Belgian moules-frites, out of the pan and on a plate, with high-quality mayonaise, in my father's kitchen, Tilburg, 2021.
It was my father who instigated my cooking of a European classic, when I hadn't done any dishes close to home yet for this project. In a way, European cuisine is something I've basically grown up on and thus it doesn't hold the same adventorous allure as those cuisines farther across the earth. I promise I won't forget about the rich European history though.
Mussels are ubiquitous along the Dutch and Belgium coast, with most of them being farmed in the Waddenzee and the Oosterschelde in The Netherlands. They are a seafood staple in both countries (and lots of others too — e.g., Spain — but their use in food is different). Moules-frites is considered the national dish of Belgium.
I read up on some original Belgian ideas on this dish, but for preparation I mostly relied on my father's experience. Good sources include Wikipedia, Saveur, and this masterclass on baking fries in Dutch.
Naturally, I wanted to make my own fries too, something I had never done before. Belgian fries are cut rather thickly — one centimeter in width — which gives them a more varied range of texture after frying. Though to achieve this, they should be fried twice — once to pre-bake them, and once to finish off their crust.
Begin by cutting your potatoes into fries of one-centimeter dimensions, skin on. Everyone swears by the Bintje variety, but these are no longer sold in Dutch supermarkets (too much pesticides), so I had to go with another one that is sold as "fries potato". You basically want a variety in between waxy and floury — too waxy results in fries with no satisfying bite on the inside, too floury results in fries with a puree-like inside. Soak them in cold water to rinse of the outside starch that would interfere with achieving a desirable crust. Then, thoroughly pat them dry.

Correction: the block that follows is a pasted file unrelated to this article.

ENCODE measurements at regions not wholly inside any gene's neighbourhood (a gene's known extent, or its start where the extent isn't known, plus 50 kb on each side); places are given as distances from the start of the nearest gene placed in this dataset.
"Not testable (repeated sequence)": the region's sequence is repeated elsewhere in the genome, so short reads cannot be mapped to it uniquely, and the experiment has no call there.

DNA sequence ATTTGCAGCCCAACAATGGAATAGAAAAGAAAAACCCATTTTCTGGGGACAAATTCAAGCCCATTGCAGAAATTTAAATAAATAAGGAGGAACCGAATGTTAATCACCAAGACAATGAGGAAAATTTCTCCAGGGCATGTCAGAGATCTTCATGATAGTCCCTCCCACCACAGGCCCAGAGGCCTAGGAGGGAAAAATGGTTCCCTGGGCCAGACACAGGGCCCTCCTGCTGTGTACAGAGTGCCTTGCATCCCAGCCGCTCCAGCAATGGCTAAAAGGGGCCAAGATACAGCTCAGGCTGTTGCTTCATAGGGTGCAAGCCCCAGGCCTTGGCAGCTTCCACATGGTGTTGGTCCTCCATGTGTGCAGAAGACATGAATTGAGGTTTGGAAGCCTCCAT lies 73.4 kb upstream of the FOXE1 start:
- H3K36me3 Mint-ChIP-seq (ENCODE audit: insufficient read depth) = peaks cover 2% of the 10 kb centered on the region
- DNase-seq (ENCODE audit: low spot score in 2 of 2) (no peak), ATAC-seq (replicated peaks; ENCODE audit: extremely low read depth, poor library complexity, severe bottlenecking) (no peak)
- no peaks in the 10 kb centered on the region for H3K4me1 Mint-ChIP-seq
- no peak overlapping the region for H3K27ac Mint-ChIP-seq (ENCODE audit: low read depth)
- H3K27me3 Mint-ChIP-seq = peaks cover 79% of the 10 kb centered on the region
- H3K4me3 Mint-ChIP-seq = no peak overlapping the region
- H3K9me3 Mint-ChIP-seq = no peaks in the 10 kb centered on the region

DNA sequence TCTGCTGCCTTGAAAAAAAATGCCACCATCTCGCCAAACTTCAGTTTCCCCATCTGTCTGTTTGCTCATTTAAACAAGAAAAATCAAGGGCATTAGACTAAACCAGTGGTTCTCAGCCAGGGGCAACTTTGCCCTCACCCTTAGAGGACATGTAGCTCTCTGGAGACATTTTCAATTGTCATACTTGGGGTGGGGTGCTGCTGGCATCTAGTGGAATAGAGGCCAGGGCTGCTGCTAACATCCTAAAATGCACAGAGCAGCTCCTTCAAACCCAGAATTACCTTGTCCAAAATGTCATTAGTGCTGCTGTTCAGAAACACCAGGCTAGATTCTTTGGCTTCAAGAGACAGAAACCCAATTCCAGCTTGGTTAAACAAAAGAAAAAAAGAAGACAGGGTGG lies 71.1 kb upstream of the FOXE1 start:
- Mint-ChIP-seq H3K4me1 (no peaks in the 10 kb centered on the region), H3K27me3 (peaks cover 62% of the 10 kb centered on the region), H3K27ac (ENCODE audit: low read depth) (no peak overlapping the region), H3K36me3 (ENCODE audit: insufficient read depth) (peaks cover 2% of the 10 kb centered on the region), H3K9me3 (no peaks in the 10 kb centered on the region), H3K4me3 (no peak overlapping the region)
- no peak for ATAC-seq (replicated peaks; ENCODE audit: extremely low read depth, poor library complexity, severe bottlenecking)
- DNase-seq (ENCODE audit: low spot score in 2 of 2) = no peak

The pre-frying stage requires your fat (some sort of oil with sufficiently high smoking point or beef drippings) to be at a temperature of one-hundred-and-fifty degrees Celsius. Have it a bit hotter, because when dumping in the potato, temperature drops quickly. Fry the potatoes for a few minutes until their insides are done-enough. We are not looking to color them yet. This took about three to four minutes for me. Take them out and let them drip on some paper towels. Be aware that we should not be crowding the frying pan because the fries won't cook properly (temperature drops too heavily, and then they will just end up "boiling" in the oil instead of frying). Adhere to limiting the volume of potatoes to one-tenth of your volume of fat.
For the second stage, aim your fat's temperature at one-hundred-and-ninety. Fry them in small enough batches again until they crisp up to a desirable degree. I did mine for two to three minutes at first, but then noticed that they could easily be in there twice as long and improve in their crispiness. It might take some experimentation.
Preparing the mussels is very easy (have them cleaned and soaked beforehand). We sautéed onion, leeks, and celery in a good chunk of butter (a little bit of salt to draw out the vegetables' moisture quicker). Add some garlic and stir for a minute to release its fragrance. Deglaze with dry white wine and lemon juice. Crack some fresh black pepper, add parsley stems. Dump in your mussels, about five-hundred to seven-hundred-and-fifty grams per person. Cover the pan with a lid and give it a few good shakes, mixing everything inside. We now steam the mussels for around five minutes until they are nice and tender, with their shells opened. Mix a few times in between.
The mussels are traditionally served in their pan on the table. Garnish with parsley.
Turning to the topic of mayonaise. Apparently, in Belgium, they serve moules-frites with plain mayonaise only. My father instead really enjoys making some additional sauces with his mussels. Think of garlic, parsley, yogurt, mayonaise combinations.
This time around, I served it with good French mayonaise, and a vegan mayonaise for fun.